Once I reached my teenage years, breakfast became an afterthought. Hitting the snooze button became far more valuable to me than consuming toaster strudel or Cheerios.
For years I skipped breakfast, even coffee. That morning routine often left me feeling painfully low on energy. My aversion to breakfast was, to be blunt, stupid. According to the National Health Service based out of Britain, skipping meals can not only result in fatigue but may also mean that you miss out on important nutrients.
That’s why I recently decided to eat a hearty breakfast for five days straight. After all, according to WebMD, eating a fairly large, 600-calorie breakfast can actually be beneficial, since it can reduce food cravings later in the day. I was curious to see what effect eating a substantial breakfast of at least 300 calories might have on my energy level.
So, I began my days by eating like a lumberjack. And, the impact of those large breakfasts was somewhat surprising.
Day 1: A breakfast sandwich
I decided to dip a toe into my return to eating breakfast. So, I opted for a breakfast sandwich from a local coffee shop. I was reminded of one key reason why I started skipping breakfast back in the day: I am not a fan of eggs. Starting my day by smelling the faint scent of sulfur is unwelcomed, to say the least.
My breakfast sandwich consisted of an English muffin, American cheese, a sausage patty and, yes, a substantial egg omelet. The egg was just a bit too much. The other ingredients were fine, but the sandwich was largely forgettable. And the breakfast sandwich, which featured 22 grams of protein, didn’t seem to provide me with a noteworthy energy boost.
Day 2: Avocado toast
Tuesday yielded a more intriguing breakfast option. At the same, aforementioned coffee shop, I noticed avocado-and-egg toast was a new menu item. Feeling adventurous, I gave it a try and was pleasantly surprised.
The open-faced sandwich featured a sunny-side-up egg, fresh tomatoes, and a sizable spread of avocado. It was simple, yet satisfying and filling. And, in retrospect, I could’ve spiced it up even further by requesting feta cheese, balsamic vinegar, or some “everything-bagel” seasoning.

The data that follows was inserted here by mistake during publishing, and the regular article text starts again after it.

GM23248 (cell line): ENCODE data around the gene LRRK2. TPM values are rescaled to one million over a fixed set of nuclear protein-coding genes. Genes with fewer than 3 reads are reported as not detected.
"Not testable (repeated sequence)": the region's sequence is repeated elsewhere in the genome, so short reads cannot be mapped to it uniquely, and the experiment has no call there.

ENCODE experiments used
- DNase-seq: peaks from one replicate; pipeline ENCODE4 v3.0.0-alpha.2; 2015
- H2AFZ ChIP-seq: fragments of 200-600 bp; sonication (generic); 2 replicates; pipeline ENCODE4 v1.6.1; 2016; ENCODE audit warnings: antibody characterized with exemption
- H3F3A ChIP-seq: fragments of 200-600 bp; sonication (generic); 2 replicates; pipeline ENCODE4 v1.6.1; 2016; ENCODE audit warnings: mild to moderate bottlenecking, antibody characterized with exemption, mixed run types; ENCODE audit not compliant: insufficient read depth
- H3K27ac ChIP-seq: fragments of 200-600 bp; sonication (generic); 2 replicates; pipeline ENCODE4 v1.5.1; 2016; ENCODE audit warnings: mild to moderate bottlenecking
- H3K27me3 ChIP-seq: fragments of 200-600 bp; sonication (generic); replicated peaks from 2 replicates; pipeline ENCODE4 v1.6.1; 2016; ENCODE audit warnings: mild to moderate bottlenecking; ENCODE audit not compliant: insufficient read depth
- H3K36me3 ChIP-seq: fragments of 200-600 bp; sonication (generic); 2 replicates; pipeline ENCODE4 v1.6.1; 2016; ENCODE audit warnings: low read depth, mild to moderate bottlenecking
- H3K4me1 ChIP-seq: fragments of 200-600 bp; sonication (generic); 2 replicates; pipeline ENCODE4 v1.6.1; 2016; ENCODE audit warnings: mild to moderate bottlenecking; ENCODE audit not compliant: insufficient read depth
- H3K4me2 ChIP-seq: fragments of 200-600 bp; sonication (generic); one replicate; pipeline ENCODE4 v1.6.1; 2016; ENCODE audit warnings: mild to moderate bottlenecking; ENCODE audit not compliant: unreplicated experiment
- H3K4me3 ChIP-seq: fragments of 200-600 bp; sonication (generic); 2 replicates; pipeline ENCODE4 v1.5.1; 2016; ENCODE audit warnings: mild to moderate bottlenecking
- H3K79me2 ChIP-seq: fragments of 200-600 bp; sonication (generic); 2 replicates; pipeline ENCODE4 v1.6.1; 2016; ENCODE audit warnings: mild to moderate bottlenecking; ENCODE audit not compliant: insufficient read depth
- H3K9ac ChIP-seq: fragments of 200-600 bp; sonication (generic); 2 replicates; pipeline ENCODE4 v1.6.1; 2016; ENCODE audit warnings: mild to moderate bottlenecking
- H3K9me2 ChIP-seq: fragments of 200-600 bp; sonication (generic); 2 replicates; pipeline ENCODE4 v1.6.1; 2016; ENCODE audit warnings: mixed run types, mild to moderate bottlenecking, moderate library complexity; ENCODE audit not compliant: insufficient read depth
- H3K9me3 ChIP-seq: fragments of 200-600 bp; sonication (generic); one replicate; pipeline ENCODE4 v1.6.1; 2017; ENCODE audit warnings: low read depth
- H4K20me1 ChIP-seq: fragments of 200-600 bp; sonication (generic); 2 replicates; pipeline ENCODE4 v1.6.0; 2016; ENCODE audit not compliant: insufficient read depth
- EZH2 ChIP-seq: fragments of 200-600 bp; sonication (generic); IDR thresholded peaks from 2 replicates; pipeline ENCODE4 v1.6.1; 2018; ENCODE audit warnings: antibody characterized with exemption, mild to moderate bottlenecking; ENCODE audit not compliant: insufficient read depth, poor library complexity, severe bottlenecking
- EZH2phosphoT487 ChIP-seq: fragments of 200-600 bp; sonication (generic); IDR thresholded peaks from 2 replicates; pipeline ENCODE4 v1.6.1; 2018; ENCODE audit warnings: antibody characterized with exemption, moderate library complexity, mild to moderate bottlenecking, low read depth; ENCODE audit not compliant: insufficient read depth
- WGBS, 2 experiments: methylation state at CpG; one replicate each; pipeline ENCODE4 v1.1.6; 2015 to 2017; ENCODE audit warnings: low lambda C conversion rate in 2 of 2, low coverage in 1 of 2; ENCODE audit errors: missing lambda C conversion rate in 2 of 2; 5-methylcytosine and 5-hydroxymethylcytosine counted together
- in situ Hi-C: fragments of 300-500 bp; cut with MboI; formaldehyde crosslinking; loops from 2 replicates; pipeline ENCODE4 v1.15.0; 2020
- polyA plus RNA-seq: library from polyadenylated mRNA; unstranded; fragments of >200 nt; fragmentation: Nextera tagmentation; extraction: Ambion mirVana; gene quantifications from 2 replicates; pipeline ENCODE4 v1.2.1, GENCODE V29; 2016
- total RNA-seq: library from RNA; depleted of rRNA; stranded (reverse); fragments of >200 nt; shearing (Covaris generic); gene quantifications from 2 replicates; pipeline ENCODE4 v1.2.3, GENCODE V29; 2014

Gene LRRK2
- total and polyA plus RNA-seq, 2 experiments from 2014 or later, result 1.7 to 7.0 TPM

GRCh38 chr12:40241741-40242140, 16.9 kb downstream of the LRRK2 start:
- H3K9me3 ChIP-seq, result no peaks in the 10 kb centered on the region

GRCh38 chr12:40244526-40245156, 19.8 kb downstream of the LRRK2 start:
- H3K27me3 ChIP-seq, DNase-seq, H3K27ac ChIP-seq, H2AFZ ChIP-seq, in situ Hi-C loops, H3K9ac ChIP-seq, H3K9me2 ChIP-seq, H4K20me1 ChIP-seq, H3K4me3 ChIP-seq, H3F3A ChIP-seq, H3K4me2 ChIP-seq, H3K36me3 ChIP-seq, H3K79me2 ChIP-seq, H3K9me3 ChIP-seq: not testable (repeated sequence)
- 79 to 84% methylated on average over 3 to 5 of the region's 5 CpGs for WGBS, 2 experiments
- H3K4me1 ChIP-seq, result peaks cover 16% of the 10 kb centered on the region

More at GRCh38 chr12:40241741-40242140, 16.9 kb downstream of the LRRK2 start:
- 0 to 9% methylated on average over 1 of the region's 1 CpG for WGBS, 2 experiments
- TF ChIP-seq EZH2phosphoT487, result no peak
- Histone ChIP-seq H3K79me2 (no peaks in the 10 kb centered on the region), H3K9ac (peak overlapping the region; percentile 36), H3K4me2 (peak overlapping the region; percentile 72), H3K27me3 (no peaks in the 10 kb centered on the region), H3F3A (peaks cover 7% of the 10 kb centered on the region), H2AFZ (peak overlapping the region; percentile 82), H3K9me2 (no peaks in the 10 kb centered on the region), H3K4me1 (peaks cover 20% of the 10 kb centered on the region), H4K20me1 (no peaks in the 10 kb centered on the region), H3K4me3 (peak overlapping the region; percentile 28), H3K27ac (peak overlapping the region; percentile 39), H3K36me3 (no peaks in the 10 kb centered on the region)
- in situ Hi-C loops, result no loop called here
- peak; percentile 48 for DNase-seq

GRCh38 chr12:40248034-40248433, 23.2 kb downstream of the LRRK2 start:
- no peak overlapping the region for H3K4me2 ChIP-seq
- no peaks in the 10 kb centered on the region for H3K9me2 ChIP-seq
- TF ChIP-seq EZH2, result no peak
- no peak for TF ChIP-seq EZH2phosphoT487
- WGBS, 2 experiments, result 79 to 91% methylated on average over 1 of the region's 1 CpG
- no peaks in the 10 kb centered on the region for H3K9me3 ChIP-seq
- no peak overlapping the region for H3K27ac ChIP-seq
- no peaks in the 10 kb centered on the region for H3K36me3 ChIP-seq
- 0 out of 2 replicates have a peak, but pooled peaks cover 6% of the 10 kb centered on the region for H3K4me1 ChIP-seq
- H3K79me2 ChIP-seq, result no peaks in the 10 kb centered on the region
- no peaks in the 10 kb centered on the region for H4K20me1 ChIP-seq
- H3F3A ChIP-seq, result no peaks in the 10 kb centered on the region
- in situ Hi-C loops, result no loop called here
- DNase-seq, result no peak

Day 3: Quiche
By mid-week, the thought of breakfast became more appealing to me. I’m not usually a quiche fan (due to my long-running, anti-egg leanings) but I was offered a version of the French breakfast tart that featured spinach and Swiss cheese. It did not disappoint. The baked dish featured just the right amount of cheese, coupled with just enough saltiness to provide decent flavor.
However, the quiche didn’t provide much protein (just 10 grams per serving) and I needed to eat two pieces to feel full to any extent. This breakfast didn’t necessarily kick-start my day by providing an abundance of energy.
Day 4: A breakfast burrito
As the week went on, the breakfasts kept getting more enticing. On this day, I ate an easy-to-assemble breakfast wrap. It consisted of scrambled eggs, cheddar cheese, crumbled bacon, and green peppers.
This Mexican dish was solid, and quite filling. The peppers, coupled with roughly one cup of salsa, gave the meal a kick. It was a nice change-of-pace breakfast option that I’ll likely opt for in the future. It left me with a bit of an energy boost, and it’s a meal that can be thrown together in a hurry, too.
Day 5: Apple fritters, pancake, and sausage patties
On the final day of my breakfast experiment, I decided to go big and treat myself. As a result, I opted for two sizable apple fritters, one pancake, and four sausage patties.
This breakfast should’ve come with a Surgeon General’s warning.
Yes, it tasted great, but this bountiful breakfast isn’t advisable. The apple fritters (which were chewy, sugary and quite enjoyable) added up to 420 calories on their own. Then, just four relatively small sausage patties added another 400 calories to the mix.
This breakfast reinforced my theory that pastries like fritters (or donuts, for that matter) make for a worthless, unfulfilling breakfast. Pastries like fritters provide virtually no nutritional value, either, and are loaded with around 60 grams of carbs. Adding a pancake and sausage to the breakfast left me feeling lethargic and in need of a nap.
should come as no surprise, I suppose, but I felt best on the couple days when I ate healthier breakfast options, like avocado toast, or a relatively light breakfast burrito. Heavier, sugary breakfast choices like fritters left me feeling lethargic and, frankly, pretty gross.
As a result, when I do choose to eat breakfast in the future, it’ll probably consist of lighter fare.